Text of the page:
• 1965: An annotated bibliography of the Semitic languages of Ethiopia. The Hague: Mouton.
  • 1966: Ethiopians Speak: Studies in Cultural Background. Part 2: Chaha. University of California Publication. Near Eastern Studies, no. 9, 219 p.
  • 1967: Amharic Textbook. Wiesbaden: Harrassowitz. (ISBN 3-447-00554-8)
  • 1968: Ethiopians Speak: Studies in Cultural Background. Part 3: Soddo. University of California Publications. Near Eastern Studies, vol. 11.
  • 1969: Hebrew Cognates in Amharic. Wiesbaden: Harrassowitz. (ISBN 3-447-00555-6)
  • 1973: English-Amharic Context Dictionary. Wiesbaden: Harrassowitz, xviii + 1503 p. (ISBN 3-447-01482-2)
  • 1976: Concise Amharic Dictionary. (Reissue edition: 1996) Berkeley and Los Angeles: University of California Press. (ISBN 0-520-20501-4)
  • 1979: Etymological Dictionary of Gurage (Ethiopic). 3 vols. Wiesbaden: Otto Harrassowitz. (ISBN 3-447-02041-5)
  • 1981: Ethiopians Speak: Studies in Cultural Background. Part 4: Muher. Äthiopistische Forschungen, no. 11. Wiesbaden: Franz Steiner Verlag. (ISBN 3-515-03657-1)
  • 1982: Gurage Folklore: Proverbs, beliefs, and riddles. Studien zur Kulturkunde, no. 63. Wiesbaden: Franz Steiner Verlag. (ISBN 3-515-03513-3)
  • 1983: Ethiopians Speak: Studies in Cultural Background. Part 5: Chaha and Ennemor. Äthiopistische Forschungen, no. 16. Wiesbaden: Franz Steiner Verlag.
  • 1987: Comparative dictionary of Ge‛ez (Classical Ethiopic) : Gǝ‛ǝz-English/English-Gǝ‛ǝz with an index of the Semitic roots. Wiesbaden: Harrassowitz, xlix + 813 p.
  • 1988: Fifty Years of Research: Selection of articles on Semitic, Ethiopian Semitic and Cushitic. Wiesbaden: Harrassowitz, xlv + 503 p. (ISBN 3-447-02829-7)
  • 1989: Concise dictionary of Gǝ‛ǝz (Classical Ethiopic). Wiesbaden: Harrassowitz, 247 p.
  • 1990: Arabic Loanwords in Ethiopian Semitic. Wiesbaden: Harrassowitz. (ISBN 3-447-03000-3)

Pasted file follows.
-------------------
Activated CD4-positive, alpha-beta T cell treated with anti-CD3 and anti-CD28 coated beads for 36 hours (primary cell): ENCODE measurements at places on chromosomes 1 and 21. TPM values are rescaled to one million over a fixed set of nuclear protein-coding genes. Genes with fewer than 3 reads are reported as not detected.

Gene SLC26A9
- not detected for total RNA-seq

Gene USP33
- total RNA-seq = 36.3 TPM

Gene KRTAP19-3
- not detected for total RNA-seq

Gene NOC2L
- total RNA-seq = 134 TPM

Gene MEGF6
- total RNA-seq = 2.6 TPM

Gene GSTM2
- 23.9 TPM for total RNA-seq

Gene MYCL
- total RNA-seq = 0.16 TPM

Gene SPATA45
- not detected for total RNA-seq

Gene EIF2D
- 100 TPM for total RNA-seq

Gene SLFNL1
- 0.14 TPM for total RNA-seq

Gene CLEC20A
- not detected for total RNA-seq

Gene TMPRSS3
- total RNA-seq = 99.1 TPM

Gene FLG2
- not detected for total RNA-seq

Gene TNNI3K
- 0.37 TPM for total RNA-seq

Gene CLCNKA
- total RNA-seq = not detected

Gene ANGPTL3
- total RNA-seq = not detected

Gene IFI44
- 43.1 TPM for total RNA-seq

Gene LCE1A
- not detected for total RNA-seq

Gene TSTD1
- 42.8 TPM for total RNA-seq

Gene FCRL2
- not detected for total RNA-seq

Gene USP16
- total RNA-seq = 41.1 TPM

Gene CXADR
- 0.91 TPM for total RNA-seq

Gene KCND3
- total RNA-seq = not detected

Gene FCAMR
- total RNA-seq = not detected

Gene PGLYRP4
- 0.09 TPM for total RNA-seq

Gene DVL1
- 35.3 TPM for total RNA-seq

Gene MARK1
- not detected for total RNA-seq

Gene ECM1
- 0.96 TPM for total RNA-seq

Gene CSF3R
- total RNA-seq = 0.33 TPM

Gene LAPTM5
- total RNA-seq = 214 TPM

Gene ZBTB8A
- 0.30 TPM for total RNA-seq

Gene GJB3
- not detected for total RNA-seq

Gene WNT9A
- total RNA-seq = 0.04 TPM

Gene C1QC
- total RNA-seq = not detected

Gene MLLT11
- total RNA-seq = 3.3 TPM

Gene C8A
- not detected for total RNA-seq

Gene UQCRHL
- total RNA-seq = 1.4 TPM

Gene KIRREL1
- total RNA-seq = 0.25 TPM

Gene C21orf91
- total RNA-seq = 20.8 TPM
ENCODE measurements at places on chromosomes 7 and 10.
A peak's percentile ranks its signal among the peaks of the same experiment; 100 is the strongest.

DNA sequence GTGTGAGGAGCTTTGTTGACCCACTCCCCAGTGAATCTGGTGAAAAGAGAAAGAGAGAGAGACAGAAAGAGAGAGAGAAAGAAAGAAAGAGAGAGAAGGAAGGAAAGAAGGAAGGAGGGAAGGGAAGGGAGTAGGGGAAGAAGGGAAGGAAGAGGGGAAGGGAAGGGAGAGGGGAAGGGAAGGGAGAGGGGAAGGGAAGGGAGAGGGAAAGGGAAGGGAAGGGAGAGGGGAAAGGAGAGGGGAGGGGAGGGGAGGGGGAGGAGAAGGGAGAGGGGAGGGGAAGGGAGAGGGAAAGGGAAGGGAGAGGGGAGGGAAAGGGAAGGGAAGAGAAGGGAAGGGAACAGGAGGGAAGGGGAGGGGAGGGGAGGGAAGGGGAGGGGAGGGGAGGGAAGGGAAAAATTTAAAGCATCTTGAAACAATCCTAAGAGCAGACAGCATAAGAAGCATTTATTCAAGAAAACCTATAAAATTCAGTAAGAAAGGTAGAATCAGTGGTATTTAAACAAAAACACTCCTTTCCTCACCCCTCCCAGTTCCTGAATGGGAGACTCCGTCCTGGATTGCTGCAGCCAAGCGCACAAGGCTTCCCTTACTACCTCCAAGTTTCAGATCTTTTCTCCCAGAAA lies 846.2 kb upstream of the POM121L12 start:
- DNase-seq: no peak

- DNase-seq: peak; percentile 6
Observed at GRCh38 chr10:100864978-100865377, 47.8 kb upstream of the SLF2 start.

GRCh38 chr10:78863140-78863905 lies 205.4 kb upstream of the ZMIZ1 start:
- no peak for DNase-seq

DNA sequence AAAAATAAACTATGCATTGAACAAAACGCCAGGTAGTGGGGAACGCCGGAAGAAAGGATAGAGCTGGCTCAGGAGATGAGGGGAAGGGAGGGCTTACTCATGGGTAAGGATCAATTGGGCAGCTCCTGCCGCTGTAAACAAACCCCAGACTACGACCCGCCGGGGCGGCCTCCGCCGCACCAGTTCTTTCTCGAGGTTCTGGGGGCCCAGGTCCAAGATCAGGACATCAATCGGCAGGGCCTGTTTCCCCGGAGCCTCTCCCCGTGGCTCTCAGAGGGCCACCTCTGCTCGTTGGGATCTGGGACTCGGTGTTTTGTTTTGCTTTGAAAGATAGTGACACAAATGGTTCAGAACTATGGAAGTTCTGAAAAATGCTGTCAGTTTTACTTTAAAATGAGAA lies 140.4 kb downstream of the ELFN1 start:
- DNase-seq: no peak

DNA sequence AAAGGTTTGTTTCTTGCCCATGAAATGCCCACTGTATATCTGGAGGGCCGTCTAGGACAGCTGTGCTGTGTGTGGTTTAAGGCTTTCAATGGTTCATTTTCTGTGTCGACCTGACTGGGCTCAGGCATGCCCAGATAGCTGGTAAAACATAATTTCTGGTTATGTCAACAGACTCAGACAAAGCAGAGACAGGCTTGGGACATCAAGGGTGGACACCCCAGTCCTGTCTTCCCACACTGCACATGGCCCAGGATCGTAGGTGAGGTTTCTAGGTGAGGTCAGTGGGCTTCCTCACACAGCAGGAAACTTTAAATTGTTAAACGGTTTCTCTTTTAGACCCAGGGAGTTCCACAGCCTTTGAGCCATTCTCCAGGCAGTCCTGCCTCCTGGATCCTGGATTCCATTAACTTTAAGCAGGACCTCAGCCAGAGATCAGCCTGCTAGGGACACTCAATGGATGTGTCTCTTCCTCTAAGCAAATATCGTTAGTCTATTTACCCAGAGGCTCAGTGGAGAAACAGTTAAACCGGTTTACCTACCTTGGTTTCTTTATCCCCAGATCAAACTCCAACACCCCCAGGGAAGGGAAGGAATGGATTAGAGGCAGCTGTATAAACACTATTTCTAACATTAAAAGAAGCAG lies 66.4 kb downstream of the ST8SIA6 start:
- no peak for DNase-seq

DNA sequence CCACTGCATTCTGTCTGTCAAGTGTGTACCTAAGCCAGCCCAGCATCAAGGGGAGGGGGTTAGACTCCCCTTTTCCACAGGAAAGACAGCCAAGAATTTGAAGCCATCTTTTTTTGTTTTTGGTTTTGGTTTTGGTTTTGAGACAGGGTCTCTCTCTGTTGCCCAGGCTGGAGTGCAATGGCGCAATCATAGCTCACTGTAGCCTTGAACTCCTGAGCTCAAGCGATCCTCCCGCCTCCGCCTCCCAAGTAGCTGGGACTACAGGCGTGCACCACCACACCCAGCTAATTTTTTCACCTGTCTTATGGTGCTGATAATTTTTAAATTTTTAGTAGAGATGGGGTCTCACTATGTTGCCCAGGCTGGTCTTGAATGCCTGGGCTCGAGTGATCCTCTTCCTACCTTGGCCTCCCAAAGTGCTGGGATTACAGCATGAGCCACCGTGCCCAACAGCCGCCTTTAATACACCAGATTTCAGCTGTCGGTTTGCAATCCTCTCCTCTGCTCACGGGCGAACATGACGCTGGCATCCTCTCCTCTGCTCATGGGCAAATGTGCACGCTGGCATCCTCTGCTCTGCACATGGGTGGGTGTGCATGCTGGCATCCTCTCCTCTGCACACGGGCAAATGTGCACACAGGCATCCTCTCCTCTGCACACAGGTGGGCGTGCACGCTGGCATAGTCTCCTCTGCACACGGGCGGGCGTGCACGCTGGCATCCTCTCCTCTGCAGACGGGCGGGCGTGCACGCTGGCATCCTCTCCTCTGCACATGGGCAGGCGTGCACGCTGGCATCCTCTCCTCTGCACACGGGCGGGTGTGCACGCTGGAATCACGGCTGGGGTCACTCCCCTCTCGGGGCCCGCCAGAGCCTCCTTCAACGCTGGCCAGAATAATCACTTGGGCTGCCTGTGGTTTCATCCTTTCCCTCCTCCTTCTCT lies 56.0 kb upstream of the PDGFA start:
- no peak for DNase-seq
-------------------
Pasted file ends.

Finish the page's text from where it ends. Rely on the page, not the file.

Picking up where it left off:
• 1992: Gurage Studies : Collected Articles. Wiesbaden: Harrassowitz, xxix + 744 p. (ISBN 3-447-03189-1)
  • 1995: Reference Grammar of Amharic. Harrassowitz, Wiesbaden. (ISBN 3-447-03372-X)
  • 1997: Ethiopic Documents: Argobba. Grammar and dictionary. Wiesbaden: Harrassowitz. (ISBN 3-447-03955-8)
  • 1999: Zway Ethiopic Documents. Äthiopistische Forschungen, no. 51. Wiesbaden: Harrassowitz. (ISBN 3-447-04162-5)
  • 2000: Introductory Grammar of Amharic. Wiesbaden: Harrassowitz, xix + 232 p. (ISBN 3-447-04271-0)
  • 2001: (with Thomas L. Kane) Amharic Cultural Reader. Wiesbaden: Harrassowitz. (ISBN 3-447-04496-9)
  • 2004: The Verb in Mäsqan as Compared with other Gurage Dialects. Wiesbaden: Harrassowitz. (ISBN 3-447-04905-7)

Festschriften[edit]

External links[edit]

References[edit]

  1. ^ "Wolf Leslau, in Memoriam". 
  2. ^ a b "Wolf Leslau" (web page). Retrieved 2009-04-07. 
  3. ^ a b "LINGUIST List 17.3470: Obituary: Wolf Leslau, 1906-2006". Retrieved 2009-04-07. 
  4. ^ a b "Remembering a friend of Ethiopia: Wolf Leslau, 1906-200". 
  5. ^ a b Stewart, Jocelyn Y. (November 23, 2006). "Wolf Leslau, 100; UCLA professor sought out and recorded Ethiopian languages - Los Angeles Times". The Los Angeles Times. 
  6. ^ Kaye, Alan S. (2007). "Wolf Leslau". Language 83 (4): 870–875. doi:10.1353/lan.2008.0014. 
  7. ^ Guthe, C. E. (1950). International directory of anthropologists. 3rd edition. Washington, D.C.: National research Council. page 108.
  8. ^ "Wolf Leslau - John Simon Guggenheim Memorial Foundation". 
  9. ^ "The History of Haile Sellassie Prizes for Ethiopian Studies 2. (18-OCT-02) Asia Africa Intelligence Wire". Asia Africa Intelligence Wire. October 18, 2002. 
  10. ^ "UCLA Center for Near Eastern Studies :: Wolf Leslau and Stanford J. Shaw". 
  • Devens, Monica S., "On the Occasion of Wolf Leslau's 100th Birthday", in: Aethiopica 9 (2006), pp. 220–221.
  • Müller, Walter W., "Zum Gedenken an Wolf Leslau", in: Aethiopica 10 (2007), pp. 210–218.
  • Fikre Tolossa. Wolf Leslau (1906-2006). 2007. International Journal of Ethiopian Studies 3.1: 121-123.